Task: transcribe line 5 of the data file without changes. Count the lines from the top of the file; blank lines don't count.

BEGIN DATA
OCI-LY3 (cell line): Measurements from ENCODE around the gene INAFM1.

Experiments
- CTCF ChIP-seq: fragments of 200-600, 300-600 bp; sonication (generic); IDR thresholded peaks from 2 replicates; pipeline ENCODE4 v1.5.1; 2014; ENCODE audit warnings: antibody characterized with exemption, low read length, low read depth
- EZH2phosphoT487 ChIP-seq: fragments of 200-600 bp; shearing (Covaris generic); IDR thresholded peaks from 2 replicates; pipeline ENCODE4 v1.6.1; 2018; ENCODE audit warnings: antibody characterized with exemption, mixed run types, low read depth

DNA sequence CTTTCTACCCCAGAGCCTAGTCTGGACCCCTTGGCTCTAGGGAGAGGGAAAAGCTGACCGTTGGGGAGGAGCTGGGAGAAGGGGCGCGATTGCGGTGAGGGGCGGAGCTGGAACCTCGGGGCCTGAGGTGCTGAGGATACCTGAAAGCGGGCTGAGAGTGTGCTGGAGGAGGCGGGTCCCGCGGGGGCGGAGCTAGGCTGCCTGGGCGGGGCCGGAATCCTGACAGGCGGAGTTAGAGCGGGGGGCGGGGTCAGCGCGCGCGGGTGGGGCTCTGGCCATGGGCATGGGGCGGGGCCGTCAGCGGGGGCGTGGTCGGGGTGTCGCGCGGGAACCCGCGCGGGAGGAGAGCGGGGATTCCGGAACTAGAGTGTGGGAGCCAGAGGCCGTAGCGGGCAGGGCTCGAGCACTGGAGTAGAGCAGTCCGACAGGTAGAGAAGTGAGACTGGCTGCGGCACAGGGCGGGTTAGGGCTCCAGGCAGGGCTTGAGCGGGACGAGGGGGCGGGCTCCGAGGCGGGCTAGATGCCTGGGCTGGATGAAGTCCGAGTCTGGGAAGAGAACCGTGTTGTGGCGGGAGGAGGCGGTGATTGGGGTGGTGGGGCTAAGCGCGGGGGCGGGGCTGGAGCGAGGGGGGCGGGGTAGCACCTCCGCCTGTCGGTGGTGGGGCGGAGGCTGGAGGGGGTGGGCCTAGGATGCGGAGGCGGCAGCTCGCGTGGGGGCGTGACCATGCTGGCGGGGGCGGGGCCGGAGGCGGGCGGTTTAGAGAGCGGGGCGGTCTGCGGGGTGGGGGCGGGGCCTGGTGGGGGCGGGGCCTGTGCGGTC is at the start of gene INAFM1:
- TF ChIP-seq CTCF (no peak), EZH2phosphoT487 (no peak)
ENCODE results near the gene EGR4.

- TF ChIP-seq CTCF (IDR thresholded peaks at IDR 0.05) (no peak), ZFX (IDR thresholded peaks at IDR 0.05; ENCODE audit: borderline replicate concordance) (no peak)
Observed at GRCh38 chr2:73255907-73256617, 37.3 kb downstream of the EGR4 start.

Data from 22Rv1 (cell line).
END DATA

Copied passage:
DNA sequence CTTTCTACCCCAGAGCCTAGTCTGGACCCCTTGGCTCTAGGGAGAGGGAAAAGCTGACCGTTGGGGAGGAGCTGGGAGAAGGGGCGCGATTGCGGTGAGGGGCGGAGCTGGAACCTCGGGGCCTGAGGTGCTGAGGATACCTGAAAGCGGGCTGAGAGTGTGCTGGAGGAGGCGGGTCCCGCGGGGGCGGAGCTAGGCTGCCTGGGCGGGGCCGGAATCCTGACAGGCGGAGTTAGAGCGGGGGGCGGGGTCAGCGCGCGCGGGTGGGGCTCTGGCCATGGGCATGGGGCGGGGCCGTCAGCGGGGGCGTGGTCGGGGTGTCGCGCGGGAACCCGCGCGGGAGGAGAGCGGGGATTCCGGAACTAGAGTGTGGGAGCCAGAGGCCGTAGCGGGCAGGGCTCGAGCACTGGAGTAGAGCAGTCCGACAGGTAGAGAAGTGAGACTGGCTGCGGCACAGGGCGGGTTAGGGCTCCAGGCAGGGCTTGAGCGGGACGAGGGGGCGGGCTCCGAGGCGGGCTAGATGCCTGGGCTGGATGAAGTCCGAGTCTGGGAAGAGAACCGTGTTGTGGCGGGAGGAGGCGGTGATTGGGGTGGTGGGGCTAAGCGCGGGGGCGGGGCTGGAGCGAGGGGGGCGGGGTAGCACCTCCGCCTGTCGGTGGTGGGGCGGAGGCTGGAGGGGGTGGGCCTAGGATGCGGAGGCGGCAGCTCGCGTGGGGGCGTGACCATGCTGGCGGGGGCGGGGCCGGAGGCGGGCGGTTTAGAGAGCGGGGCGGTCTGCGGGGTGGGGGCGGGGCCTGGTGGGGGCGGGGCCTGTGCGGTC is at the start of gene INAFM1: